WAMU 88.5 : The Diane Rehm Show

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Cracking Down On Wildlife Trafficking

International wildlife trafficking has long been considered a critical conservation issue. Now the U.S. State Department has made it a foreign policy priority as well. Wildlife trafficking increasingly threatens the security, national health and economies of many countries. Poaching operations have become more large scale, sophisticated and organized. The black market in wildlife is second only to trade in drugs and arms. It’s a likely source of funding for transnational criminal networks, possibly even terrorist groups. Meanwhile demand has grown for furs, tusks, bones, horns and other illegal animal goods. Robert Hormats, Under Secretary of State for Economic Growth, Energy and the Environment, updates us on new efforts to raise awareness about conservation and stop illegal wildlife trafficking.


'Steve Jobs': As Ambitious As Its Title Character

Danny Boyle's new biopic, Steve Jobs, is a look at the man who made Apple mean computers, not fruit. NPR film critic Bob Mondello says it's an invigorating story told in three acts of crisis.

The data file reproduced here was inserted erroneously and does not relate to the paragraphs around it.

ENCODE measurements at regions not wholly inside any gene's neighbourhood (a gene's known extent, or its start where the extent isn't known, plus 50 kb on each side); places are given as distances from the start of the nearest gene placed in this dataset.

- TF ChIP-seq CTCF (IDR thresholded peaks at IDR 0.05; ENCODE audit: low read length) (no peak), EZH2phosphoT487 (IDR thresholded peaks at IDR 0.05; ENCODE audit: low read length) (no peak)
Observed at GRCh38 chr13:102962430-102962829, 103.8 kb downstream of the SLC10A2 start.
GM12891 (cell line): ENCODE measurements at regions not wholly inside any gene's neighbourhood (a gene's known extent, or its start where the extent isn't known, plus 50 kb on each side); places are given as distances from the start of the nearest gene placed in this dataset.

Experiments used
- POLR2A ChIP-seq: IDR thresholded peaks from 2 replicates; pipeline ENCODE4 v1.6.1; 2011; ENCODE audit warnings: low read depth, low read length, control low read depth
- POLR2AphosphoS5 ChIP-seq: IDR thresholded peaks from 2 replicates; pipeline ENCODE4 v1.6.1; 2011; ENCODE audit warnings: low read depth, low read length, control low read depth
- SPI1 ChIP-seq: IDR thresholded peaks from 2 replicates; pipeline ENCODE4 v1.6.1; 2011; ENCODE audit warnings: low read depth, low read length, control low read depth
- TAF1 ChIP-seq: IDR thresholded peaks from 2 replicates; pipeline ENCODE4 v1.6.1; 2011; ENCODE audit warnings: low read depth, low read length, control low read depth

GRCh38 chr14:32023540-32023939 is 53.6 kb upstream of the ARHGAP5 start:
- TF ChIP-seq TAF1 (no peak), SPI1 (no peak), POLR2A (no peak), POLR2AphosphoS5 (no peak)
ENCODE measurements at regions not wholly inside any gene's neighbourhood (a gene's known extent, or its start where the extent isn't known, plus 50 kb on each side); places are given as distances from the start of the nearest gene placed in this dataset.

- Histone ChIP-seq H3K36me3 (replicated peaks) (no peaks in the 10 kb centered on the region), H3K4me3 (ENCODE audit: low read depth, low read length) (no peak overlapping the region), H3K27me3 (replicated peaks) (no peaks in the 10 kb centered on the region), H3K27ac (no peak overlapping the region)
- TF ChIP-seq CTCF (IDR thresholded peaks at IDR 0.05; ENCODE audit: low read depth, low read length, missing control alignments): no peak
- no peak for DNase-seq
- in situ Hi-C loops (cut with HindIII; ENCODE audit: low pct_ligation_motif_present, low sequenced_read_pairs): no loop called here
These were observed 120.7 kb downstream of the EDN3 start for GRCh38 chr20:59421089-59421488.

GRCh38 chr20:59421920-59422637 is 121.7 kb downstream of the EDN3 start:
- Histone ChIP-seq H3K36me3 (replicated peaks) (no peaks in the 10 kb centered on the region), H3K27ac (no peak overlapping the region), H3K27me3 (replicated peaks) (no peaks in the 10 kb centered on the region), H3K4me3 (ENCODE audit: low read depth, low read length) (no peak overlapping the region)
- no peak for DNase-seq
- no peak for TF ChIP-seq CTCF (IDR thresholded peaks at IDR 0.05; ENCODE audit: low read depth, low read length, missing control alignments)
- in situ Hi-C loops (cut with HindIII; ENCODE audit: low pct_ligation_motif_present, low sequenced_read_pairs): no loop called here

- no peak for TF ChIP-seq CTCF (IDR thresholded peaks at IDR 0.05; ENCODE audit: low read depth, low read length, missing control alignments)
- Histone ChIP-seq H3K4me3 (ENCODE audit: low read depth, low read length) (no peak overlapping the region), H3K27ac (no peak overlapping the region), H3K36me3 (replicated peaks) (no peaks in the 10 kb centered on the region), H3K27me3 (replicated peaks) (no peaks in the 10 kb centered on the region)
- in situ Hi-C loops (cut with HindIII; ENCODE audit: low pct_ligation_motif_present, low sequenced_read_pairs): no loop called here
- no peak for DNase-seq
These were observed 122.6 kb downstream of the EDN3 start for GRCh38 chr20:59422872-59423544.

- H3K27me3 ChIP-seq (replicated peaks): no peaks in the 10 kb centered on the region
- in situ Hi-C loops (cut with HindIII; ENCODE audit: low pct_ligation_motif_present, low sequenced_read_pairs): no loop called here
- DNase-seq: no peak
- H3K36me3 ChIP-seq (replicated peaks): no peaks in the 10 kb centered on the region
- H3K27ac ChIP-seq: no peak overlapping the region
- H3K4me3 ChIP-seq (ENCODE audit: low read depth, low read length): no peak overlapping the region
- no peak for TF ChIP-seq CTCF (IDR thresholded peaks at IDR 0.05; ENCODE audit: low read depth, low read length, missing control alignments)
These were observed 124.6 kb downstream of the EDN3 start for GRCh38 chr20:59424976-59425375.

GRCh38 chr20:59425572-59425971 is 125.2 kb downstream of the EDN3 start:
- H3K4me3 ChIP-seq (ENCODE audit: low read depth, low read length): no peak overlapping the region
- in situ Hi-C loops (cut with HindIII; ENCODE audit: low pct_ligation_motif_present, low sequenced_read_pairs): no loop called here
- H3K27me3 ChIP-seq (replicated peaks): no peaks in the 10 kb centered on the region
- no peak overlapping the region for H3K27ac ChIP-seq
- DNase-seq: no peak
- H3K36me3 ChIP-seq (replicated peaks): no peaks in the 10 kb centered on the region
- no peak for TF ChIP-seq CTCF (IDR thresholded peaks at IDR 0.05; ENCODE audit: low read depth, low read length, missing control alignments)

Could A Mushroom Save The Honeybee?

The bees that pollinate crops are on the brink of collapse. One big reason why: a virus-carrying mite. Now, researchers think a rare fungi could boost bees' immune system and attack the mite itself.

'Quartet' Member: Nobel Peace Prize Is 'Very Important For Tunisia'

NPR's Kelly McEvers speaks with Wided Bouchamaoui, president of the Tunisian Employers' Union, and a member of the National Dialogue Quartet in Tunisia, about winning the Nobel Peace Prize Friday.

Volkswagen Faces Uphill Battle In Repairing Tarnished Reputation

Volkswagen faces two enormous repair jobs: fixing its polluting diesel cars and its battered reputation. Both may be much harder to fix than anything other scandal-plagued car companies have faced.

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